Purely psychological answers are not enough to promote long-term recovery in communities after hate crimes. The media needs to talk about the role of education, advocacy and activism as ways that communities can heal after traumatic events that involve hate.
In a special one-hour Democracy Now! broadcast, we examine two key influences on Wisconsin Sikh temple shooter, Wade Michael Page: The neo-Nazi music scene and pervasive white supremacism in U.S. military ranks.
If we don't ask why a small religious community in the Midwest was targeted by a 40-year-old white man, if we don't make this discussion as loud and robust as the one that followed the attack on those young people in Aurora, we're in danger of undermining what America stands for.
We didn't invent hatred or fear of the Other. The difference is that in America, guns -- even military-grade assault weapons -- are legal and easy to acquire. Hate, plus unregulated guns, is a deadly equation. And one that has the potential to curtail free expression.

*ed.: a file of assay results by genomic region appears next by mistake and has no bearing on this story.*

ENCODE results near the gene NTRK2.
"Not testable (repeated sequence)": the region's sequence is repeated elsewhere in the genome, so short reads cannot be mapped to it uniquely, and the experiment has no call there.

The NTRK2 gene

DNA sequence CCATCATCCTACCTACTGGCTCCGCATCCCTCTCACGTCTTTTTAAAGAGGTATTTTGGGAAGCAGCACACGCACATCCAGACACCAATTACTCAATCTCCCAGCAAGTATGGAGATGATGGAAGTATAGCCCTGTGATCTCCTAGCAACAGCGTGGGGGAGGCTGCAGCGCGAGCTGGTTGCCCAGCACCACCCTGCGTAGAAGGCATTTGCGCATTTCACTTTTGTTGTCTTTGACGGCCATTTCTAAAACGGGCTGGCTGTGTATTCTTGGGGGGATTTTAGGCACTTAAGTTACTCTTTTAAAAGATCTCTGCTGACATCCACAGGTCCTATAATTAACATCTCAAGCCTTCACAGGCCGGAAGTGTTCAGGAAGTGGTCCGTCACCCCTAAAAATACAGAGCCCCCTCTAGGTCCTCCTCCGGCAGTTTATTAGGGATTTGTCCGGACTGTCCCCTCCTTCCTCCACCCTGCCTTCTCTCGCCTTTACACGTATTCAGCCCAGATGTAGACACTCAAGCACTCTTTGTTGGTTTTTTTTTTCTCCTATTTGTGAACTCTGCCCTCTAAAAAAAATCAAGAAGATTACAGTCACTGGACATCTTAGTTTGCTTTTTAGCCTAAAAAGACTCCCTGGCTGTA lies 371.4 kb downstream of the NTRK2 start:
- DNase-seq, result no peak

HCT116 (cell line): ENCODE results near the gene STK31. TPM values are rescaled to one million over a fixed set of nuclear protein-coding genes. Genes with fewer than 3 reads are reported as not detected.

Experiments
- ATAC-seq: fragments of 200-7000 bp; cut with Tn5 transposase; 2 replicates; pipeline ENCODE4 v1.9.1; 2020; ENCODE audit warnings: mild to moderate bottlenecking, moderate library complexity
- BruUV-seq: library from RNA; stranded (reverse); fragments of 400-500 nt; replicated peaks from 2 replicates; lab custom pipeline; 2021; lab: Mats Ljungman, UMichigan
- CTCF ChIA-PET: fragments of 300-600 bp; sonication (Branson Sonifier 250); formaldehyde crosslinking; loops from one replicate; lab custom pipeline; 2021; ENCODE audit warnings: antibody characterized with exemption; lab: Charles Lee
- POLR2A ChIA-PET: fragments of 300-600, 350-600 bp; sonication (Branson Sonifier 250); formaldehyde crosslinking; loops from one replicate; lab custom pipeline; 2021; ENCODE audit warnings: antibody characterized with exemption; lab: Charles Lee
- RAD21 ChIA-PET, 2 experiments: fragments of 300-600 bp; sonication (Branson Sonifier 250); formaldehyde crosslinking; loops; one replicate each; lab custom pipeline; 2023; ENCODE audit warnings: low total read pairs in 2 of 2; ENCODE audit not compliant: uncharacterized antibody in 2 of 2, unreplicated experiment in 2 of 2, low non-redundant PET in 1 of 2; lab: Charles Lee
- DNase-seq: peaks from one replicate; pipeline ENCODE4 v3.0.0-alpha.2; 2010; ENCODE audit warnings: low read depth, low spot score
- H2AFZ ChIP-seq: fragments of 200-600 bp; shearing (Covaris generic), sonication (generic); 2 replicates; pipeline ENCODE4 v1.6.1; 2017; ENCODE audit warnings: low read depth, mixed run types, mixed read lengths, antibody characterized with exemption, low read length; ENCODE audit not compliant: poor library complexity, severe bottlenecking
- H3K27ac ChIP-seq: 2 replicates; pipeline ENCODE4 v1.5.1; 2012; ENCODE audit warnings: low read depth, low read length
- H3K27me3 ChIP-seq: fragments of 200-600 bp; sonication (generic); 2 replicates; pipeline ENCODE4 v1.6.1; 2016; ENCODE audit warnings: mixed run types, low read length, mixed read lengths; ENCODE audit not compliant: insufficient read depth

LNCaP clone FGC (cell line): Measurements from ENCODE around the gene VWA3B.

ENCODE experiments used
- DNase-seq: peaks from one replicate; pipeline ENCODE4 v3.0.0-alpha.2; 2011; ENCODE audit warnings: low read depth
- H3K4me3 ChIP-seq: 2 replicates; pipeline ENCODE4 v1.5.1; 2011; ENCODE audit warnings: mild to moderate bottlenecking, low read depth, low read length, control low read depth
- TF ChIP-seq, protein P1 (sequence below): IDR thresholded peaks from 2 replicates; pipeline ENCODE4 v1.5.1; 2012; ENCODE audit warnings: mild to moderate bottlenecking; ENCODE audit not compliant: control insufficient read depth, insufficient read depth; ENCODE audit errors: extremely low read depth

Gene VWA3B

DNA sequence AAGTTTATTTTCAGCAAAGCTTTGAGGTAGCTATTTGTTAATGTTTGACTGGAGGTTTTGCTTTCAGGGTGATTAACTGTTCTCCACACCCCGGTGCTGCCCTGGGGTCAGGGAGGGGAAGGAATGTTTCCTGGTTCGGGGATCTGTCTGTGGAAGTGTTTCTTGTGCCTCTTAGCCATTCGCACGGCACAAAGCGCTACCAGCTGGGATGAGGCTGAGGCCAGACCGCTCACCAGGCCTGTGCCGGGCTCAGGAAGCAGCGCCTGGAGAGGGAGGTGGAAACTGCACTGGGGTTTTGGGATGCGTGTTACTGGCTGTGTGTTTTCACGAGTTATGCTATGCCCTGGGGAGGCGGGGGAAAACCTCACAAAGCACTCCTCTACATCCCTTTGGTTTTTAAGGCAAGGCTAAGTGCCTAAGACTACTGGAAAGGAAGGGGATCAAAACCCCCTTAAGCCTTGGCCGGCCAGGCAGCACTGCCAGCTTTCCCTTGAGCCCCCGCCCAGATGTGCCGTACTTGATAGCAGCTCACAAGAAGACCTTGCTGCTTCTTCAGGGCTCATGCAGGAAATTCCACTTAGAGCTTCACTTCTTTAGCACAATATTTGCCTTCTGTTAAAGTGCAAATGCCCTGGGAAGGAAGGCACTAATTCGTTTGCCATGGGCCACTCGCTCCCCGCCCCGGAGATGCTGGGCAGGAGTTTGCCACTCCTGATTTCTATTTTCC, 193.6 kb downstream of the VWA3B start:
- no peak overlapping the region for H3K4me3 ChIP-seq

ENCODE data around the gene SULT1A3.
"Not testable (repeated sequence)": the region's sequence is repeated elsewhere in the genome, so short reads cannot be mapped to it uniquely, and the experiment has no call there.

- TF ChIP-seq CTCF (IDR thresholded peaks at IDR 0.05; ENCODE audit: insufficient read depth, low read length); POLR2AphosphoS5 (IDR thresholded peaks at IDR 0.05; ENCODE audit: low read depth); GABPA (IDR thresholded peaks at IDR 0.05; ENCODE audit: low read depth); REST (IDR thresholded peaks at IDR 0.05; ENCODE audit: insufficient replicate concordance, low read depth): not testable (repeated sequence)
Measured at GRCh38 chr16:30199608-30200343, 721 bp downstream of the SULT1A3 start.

The Sikh world offers its condolences to the victims of the tragedy, their loved ones and their community. May God grant families of the deceased the strength to bear the loss of their loved ones, and grant healing and solace to the wounded hearts.
Considering the various challenges our communities have overcome, as well as my own experiences of growing up in Texas, I have no reason to believe that Sikh and American identities are mutually exclusive.